Sunday, April 1, 2012


I've never won a race in my running life and I don't think I will ever win one. But I do know what it feels like to be triumphant. Every time I cross that finish line, I feel as victorious as the first place finisher. As I run to the finish line, the cheer starts to get louder and louder. People are pressing on the guard railings lining the finish chute. Cameras are flashing. I step on the mat and raise my hands acknowledging the cheers of the crowd.

Perhaps this is a similar atmosphere when Jesus entered Jerusalem on that day we now celebrate in the Christian world as Palm Sunday. A great crowd of His followers gathered and celebrated His return. Many people waved leafy branches and spread their cloaks on the road. They cried out, "Hosanna!" in praise of Jesus. It was a triumphant entry.

As triumphant as it was, it also sets the stage for His Passion. Today, Palm Sunday marks the beginning of Holy Week where we remember Jesus' suffering and death on the cross. After living a successful public ministry and being hailed by the people, Jesus did not end His mission there. But instead, Jesus continued on to prepare Himself for His preordained suffering.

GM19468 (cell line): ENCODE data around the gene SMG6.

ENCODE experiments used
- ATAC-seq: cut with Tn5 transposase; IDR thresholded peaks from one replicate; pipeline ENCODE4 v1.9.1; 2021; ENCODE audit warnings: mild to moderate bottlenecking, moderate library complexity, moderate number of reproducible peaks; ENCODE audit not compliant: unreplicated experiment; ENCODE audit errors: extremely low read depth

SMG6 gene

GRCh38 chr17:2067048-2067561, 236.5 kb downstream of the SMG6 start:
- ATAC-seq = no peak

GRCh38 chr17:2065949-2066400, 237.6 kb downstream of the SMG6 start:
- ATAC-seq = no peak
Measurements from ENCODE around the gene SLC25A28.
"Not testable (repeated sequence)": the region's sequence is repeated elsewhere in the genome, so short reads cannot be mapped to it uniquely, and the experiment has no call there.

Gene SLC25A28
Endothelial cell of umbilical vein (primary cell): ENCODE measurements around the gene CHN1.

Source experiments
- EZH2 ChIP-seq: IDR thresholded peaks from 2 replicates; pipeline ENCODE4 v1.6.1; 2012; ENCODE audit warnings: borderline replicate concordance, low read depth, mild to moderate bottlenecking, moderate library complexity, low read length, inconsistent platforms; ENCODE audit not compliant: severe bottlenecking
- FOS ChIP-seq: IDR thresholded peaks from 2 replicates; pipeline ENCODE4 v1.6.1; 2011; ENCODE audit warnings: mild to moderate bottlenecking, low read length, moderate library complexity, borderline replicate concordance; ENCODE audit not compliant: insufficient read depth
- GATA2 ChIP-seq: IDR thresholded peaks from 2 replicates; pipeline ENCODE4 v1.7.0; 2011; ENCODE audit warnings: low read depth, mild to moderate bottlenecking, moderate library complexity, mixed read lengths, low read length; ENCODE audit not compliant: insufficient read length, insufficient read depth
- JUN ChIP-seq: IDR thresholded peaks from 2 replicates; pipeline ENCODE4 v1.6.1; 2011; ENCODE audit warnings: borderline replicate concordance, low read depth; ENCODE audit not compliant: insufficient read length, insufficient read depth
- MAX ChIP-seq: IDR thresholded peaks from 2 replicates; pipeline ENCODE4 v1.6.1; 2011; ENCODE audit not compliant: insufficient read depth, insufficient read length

In my races, I may have crossed the finish line but I do not stop there. The lifelong runner in me reminds me that my last step on the finish is my first step to the next race.

Today I completed my 40th day of running, which I offered in prayer for cancer survivors Joyce S, Janet S, Annete M, Clessie, and Aunt Cely. For Ashley C, who is training for a Livestrong marathon but injured her ankle. For Michelle T., who is suffering from several ailments. And for the repose of the soul of William C., father of my co-worker.

I feel triumphant completing my 40-day commitment but I am not stopping just yet. Lent is not over for the Holy Week has just started. So I will keep running (straight for another 7 days until Easter) and make my praying even more fervent remembering how Jesus suffered and died to show God's great love for each of us.

1 comment:

  1. We run because he suffered and died. We run because we know that is what He wants us to do. We run keeping "our eyes on Jesus, the champion who initiates our faith." "He endured the cross, disregarding its shame." Out of our love for Him we run with the hopes we hear Him say, "Well done." Thank you Prayer Runner.